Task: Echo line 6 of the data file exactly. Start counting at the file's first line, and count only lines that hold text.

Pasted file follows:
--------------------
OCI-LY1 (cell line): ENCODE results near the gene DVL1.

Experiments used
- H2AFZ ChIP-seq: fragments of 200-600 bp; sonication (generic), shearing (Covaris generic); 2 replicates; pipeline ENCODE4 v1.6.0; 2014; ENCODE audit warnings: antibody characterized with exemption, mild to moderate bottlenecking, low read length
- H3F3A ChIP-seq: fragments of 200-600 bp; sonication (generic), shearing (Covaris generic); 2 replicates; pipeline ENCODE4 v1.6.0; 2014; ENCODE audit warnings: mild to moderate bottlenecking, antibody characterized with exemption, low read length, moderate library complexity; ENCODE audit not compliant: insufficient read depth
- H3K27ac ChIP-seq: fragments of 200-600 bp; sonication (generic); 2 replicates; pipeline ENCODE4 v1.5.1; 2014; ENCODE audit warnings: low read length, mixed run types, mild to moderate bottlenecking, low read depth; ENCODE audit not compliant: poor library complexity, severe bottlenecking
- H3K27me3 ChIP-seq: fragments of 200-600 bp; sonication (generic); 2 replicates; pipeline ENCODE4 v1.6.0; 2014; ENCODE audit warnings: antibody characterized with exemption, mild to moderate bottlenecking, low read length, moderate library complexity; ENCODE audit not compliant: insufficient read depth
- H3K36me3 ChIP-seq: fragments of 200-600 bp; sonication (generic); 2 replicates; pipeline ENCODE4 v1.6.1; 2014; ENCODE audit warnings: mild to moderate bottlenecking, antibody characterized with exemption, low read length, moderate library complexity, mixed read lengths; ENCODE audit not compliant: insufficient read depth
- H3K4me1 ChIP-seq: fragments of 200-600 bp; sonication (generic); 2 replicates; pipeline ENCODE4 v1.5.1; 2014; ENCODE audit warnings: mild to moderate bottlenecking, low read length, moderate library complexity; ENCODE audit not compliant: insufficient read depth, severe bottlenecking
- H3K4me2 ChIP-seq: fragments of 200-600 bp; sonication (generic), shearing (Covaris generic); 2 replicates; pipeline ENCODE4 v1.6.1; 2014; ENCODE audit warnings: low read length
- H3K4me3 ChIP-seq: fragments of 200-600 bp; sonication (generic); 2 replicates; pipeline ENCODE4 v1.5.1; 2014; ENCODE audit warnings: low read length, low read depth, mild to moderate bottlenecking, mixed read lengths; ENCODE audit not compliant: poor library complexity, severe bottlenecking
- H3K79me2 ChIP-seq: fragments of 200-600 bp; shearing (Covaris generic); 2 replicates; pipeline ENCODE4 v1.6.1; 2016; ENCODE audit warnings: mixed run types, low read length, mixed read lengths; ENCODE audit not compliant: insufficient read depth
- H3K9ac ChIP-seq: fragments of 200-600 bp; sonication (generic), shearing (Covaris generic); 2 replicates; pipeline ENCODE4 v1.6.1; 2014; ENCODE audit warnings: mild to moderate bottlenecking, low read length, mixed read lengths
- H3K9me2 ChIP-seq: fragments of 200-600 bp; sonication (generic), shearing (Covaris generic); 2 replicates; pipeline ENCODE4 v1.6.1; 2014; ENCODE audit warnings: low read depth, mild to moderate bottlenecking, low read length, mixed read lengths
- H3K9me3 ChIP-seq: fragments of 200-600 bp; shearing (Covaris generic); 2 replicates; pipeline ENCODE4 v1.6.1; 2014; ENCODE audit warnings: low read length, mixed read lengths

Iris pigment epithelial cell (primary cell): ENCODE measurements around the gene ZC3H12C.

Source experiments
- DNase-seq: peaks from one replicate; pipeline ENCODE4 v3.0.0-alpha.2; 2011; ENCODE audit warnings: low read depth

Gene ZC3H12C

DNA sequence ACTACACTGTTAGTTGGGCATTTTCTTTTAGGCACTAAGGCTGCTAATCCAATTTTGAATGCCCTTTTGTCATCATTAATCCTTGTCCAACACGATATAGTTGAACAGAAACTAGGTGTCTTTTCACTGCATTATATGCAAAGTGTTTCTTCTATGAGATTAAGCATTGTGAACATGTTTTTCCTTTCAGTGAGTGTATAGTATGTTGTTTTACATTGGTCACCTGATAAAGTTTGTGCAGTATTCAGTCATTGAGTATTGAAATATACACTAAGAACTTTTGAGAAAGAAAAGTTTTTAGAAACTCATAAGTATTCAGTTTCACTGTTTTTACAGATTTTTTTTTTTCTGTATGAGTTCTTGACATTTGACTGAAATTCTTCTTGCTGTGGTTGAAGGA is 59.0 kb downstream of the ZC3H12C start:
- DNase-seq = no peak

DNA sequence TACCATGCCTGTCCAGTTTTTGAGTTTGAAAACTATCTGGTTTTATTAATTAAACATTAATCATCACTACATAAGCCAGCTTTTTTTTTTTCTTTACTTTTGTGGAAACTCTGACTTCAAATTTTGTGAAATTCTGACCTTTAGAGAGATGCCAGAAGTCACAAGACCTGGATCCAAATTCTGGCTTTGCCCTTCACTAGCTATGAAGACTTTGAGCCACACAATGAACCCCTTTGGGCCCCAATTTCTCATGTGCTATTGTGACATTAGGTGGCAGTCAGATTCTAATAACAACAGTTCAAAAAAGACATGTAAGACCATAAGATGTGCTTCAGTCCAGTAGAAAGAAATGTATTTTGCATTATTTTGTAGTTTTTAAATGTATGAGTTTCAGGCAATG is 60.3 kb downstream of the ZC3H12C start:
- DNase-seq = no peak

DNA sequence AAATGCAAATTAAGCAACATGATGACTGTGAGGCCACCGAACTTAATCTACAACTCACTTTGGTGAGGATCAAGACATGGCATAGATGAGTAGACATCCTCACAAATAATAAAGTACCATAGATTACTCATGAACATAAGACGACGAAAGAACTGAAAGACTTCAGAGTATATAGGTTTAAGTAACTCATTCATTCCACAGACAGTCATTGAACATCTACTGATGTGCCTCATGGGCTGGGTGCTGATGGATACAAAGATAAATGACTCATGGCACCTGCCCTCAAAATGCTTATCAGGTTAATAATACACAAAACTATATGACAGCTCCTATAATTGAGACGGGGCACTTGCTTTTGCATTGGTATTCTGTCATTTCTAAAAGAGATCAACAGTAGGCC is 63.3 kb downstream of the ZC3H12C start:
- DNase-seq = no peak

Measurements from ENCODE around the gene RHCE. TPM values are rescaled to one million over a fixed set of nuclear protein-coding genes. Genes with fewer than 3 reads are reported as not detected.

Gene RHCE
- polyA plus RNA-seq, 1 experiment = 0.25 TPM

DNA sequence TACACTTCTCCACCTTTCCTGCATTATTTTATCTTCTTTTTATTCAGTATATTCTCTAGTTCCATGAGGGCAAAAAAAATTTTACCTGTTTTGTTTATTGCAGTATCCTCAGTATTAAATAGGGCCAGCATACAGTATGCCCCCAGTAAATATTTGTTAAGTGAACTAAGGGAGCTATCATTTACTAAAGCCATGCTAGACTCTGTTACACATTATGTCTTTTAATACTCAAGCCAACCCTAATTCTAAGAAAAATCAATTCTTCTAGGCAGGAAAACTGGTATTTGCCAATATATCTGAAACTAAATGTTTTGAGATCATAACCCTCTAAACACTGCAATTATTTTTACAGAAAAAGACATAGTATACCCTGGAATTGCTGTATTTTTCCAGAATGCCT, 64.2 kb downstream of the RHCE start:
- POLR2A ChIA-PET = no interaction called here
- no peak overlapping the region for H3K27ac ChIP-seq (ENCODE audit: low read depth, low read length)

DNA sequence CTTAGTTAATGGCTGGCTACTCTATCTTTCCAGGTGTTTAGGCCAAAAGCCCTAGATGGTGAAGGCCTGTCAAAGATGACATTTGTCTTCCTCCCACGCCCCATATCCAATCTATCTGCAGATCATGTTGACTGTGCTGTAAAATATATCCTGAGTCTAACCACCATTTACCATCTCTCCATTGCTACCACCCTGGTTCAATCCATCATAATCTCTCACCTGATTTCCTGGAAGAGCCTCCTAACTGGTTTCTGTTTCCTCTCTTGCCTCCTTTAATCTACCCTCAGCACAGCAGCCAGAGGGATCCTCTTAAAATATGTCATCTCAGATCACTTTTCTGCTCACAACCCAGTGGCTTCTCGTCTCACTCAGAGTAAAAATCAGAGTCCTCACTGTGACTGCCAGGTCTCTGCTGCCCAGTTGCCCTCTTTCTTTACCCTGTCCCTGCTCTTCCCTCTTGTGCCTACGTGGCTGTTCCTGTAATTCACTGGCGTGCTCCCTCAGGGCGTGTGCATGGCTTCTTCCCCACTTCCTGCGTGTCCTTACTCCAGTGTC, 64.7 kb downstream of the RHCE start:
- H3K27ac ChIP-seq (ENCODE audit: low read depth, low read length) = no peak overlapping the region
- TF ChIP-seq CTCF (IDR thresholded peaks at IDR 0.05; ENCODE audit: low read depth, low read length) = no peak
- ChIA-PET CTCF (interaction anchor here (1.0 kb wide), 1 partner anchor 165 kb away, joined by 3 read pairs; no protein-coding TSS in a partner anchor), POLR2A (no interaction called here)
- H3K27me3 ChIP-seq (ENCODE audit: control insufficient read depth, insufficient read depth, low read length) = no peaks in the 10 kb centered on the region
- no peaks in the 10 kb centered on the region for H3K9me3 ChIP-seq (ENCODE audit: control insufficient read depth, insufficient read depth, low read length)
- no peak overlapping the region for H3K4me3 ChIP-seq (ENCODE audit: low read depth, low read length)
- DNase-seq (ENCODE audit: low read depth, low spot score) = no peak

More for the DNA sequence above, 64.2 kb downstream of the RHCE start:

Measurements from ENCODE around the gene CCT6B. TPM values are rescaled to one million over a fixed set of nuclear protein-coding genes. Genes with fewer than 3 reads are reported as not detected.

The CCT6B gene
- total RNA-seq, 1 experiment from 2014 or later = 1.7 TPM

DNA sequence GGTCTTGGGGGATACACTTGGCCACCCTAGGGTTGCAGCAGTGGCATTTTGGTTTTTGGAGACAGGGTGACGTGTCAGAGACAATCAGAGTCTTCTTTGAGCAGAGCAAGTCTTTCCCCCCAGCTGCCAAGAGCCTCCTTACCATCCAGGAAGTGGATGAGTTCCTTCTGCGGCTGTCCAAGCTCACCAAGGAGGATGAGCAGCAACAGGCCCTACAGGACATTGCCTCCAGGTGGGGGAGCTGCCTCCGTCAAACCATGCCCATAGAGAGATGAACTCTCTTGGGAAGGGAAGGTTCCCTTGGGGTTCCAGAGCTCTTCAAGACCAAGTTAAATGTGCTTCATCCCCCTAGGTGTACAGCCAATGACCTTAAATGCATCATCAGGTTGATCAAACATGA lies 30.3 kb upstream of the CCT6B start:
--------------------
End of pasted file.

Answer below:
- H3K27me3 ChIP-seq: fragments of 200-600 bp; sonication (generic); 2 replicates; pipeline ENCODE4 v1.6.0; 2014; ENCODE audit warnings: antibody characterized with exemption, mild to moderate bottlenecking, low read length, moderate library complexity; ENCODE audit not compliant: insufficient read depth